Despite its bad rap, part I
In The 1990s, Everyone Loved Email!
Email first came into (very limited) use in the early 1970s. The next two decades were a time before mobile phones or widespread use of telephone message machines, so it often was difficult to reach people. To circumvent those obstacles, personal computers became wildly popular in the 1990s–mainly because they allowed folks to experience the miracle of sending and receiving email.
As Internet access exploded, email became a cultural sensation. Those without an email address risked losing professional and personal credibility.
From Pleasure To Burden
Today, with so many competing messaging platforms available, it would seem that email should already be a thing of the past. –Not so. Yearly email volume is 75 trillion and rising, with over 600 million using it internationally. Since 2000, Internet use has increased more than 1000%—with online global population now reaching 3 billion people.
If email is still so widely used, why do so many people hate it?
- Email has gained a deserved reputation as a time and productivity killer, in part because most people check their email way too often (an average of 77 times a day).
- Every time we get an email, it takes over a minute to recover focus and move on with work.
- The sheer volume is overwhelming. People often use phrases like digital overload,’ ‘work-life imbalance,’ even ‘slavery’ to describe how they feel about email. At the heart of the problem is debilitating sense of lack of control.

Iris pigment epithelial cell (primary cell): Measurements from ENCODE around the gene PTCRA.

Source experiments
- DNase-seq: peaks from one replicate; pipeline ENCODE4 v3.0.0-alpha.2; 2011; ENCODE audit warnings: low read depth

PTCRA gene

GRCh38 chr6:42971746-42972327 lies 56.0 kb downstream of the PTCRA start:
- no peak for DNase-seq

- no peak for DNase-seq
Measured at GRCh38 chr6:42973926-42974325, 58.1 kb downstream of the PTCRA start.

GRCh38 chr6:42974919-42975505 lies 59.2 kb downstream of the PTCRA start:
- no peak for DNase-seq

- Studies have linked frequent email checking with higher levels of anxiety. Even more disturbing, one study found that frequent email checkers had higher levels of cortisol, the definitive chemical signature of physically damaging stress.
- Also highly stressful–regardless of whether a person initiates or responds to an important email, more often than a person might think, it needs to be composed as if it will be read in a disposition. And, worst can scenario, that can happen! Jobs and reputations have been lost because of intemperate or ill-conceived emails.
- On a personal level, incendiary email exchanges are more likely to end relationships than face-to-face arguments. Email is not an effective tool for working through differences with others.
- Though spam filters have improved in recent years, the typical person’s email inbox is a mishmash of everything from intimate correspondence to critical, time-stamped business documents. Organizing so much information requires constant work.
- Finally, When important email gets lost in cyberspace, as still happens, dire consequences can ensue.
In the balance, email still does what it was supposed to do, even better than before. Despite its many competitors, it isn’t about to disappear. I’ll explore why that is the case in Part II of this article.